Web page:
Vestments for Marian feasts( number of products: 73 )
The goal of theGeneral Roman Calendar Reform ("the Calendar") was to spread the entire mystery of Christ throughout the Church year, from the Incarnation to the expectation of his return in glory. Within this system, Marian feasts are observed.
The first document released as part of The Constitution of the Sacred Liturgy demonstrates the importance of the Blessed Virgin Mary in the Sacred Liturgy. This document made significant changes to the Mass's discipline, but not to the fundamental concept underpinning the Mass.
It says, "The Holy Church honors the Blessed Mary, Mother of God, with special affection during the annual cycle of Christ's mysteries. She's inextricably linked to her Son's life-saving efforts. The Church admires and exalts the most perfect fruit of redemption in her, gladly contemplating, as in a faultless figure, what she herself aspires and hopes to be entirely." An appropriate tribute to the crucial role that Our Lord assigned to his Mother in the redemption of mankind.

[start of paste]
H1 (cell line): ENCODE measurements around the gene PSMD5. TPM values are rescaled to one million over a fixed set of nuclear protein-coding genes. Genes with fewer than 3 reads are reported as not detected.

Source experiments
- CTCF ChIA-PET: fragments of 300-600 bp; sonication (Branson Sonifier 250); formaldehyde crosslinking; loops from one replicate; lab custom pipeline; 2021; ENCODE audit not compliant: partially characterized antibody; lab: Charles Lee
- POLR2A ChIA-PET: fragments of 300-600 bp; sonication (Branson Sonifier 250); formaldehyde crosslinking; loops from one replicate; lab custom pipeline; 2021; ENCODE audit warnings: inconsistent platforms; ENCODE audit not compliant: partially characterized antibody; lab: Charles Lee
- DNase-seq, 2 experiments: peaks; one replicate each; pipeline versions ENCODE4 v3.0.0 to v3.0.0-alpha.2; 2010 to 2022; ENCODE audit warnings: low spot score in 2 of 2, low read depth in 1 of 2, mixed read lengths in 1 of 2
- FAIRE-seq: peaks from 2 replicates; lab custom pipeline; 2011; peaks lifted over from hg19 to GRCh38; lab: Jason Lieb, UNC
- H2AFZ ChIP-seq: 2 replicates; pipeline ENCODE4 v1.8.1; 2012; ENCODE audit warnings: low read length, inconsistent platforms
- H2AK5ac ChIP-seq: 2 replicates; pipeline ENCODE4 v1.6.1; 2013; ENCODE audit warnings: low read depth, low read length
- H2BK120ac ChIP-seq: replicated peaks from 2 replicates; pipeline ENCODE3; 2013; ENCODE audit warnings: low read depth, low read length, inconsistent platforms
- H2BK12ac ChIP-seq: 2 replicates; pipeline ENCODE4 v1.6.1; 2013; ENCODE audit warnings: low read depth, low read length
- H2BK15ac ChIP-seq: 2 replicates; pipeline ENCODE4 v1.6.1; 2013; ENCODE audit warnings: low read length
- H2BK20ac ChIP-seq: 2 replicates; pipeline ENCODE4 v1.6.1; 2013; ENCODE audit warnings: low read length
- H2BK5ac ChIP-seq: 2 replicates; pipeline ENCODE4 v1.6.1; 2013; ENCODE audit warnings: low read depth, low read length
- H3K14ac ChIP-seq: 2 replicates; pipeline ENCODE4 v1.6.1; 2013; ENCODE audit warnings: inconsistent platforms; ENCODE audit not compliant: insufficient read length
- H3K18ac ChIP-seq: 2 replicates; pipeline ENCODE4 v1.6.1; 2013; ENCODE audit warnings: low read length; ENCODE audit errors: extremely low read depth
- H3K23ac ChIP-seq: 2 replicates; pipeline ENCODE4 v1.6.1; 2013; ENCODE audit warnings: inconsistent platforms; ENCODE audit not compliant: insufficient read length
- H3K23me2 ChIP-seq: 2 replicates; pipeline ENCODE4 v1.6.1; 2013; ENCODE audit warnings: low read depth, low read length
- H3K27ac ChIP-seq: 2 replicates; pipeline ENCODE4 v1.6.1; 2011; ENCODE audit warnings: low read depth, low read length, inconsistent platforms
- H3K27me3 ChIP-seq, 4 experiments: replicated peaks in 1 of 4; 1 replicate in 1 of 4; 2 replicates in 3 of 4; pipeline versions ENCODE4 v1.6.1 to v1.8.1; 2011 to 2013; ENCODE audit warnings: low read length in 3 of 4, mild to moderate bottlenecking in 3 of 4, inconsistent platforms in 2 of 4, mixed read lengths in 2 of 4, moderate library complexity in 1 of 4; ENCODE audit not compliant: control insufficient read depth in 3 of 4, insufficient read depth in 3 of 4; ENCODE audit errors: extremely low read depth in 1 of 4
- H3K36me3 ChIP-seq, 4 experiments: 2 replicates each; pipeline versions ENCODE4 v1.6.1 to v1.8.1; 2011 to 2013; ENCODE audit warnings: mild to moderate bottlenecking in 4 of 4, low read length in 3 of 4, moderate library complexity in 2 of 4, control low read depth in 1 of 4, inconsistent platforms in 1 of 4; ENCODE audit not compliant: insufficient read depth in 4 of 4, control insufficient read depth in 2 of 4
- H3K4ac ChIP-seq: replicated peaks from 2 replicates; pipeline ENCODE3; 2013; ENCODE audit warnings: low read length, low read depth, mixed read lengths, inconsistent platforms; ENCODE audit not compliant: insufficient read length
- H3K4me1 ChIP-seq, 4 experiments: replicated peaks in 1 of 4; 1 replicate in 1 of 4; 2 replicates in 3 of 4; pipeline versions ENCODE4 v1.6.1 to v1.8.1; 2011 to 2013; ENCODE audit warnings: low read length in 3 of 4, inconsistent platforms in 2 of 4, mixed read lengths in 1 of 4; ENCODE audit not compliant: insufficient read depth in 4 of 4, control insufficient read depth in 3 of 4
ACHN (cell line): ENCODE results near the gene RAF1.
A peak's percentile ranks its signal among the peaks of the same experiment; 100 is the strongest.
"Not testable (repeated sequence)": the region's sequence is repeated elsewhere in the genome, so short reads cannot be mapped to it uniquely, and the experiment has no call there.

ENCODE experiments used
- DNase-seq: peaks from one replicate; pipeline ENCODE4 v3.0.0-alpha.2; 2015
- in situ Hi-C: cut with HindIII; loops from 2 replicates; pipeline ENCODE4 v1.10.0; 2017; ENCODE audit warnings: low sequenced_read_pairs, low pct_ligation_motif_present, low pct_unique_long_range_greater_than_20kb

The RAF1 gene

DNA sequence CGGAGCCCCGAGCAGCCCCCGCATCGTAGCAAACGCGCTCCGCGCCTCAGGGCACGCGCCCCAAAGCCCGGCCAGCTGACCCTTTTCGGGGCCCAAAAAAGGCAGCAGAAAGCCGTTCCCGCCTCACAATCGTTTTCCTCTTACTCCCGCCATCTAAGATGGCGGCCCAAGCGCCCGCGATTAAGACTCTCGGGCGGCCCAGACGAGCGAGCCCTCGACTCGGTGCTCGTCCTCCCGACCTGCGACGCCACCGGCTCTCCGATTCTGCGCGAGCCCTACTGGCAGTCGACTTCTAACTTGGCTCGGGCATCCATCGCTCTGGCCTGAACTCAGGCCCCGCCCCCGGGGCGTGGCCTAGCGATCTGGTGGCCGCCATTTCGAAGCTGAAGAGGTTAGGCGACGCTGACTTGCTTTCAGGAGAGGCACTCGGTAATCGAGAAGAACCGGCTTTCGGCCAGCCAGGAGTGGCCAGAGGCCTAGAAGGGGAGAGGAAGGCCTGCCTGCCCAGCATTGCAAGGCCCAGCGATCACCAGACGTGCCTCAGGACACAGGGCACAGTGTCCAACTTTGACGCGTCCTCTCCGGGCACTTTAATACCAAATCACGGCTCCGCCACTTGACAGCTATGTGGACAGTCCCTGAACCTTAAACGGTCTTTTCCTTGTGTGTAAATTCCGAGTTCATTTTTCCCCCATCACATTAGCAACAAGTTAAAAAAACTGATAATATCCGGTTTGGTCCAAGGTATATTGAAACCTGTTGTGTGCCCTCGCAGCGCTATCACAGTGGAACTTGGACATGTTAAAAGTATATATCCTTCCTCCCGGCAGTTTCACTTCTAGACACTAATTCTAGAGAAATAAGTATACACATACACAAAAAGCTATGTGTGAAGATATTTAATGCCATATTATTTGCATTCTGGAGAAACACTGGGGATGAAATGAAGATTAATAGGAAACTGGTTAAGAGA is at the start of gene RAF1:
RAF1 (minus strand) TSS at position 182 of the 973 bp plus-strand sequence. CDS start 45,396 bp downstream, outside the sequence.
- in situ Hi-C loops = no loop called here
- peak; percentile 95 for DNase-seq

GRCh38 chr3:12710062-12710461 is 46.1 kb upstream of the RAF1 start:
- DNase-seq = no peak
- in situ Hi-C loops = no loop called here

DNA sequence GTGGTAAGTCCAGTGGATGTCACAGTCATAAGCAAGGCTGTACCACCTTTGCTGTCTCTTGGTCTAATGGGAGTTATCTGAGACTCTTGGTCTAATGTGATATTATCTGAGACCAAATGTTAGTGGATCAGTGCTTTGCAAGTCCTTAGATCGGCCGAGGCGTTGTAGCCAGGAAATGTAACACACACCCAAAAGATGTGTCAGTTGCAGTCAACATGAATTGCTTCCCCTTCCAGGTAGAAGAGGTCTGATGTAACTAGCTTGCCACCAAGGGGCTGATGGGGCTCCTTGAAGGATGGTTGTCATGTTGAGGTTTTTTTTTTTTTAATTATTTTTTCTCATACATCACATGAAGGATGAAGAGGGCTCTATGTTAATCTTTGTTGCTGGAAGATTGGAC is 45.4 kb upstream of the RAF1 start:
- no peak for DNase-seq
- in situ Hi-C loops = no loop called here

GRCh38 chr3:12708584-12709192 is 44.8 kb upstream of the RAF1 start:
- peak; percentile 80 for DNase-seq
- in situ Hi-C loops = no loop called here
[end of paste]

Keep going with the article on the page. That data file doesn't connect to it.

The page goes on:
Blue Liturgical Vestments for Marian Feasts
In Spain and some dioceses in Portugal, Mexico, and South America, blue, a color associated with the Mother of God, the Virgin Mary, is allowed for the feast of the Immaculate Conception. It is legal in the Philippines for all Virgin Mary feasts, which are practiced in certain other countries without official permission. Although this is not permitted by liturgical rule, blue has been used in place of violet for the Advent season.
For Marian feasts or solemnities, white vestments with blue motifs or trim may be worn, although blue vestments are not generally used in the Catholic Church.
As previously stated, there are some exceptions to the rule in rare circumstances where individual Marian shrines or even countries have been granted permission to wear blue vestments in honor of specific Marian feasts.
Several petitions were filed to the Holy See to use blue or violet vestments for various Marian feasts of the Blessed Virgin Mary. The Sacred Congregation of Rites regarded it as an ecclesiastical abuse and rejected the petitions on February 23, 1839.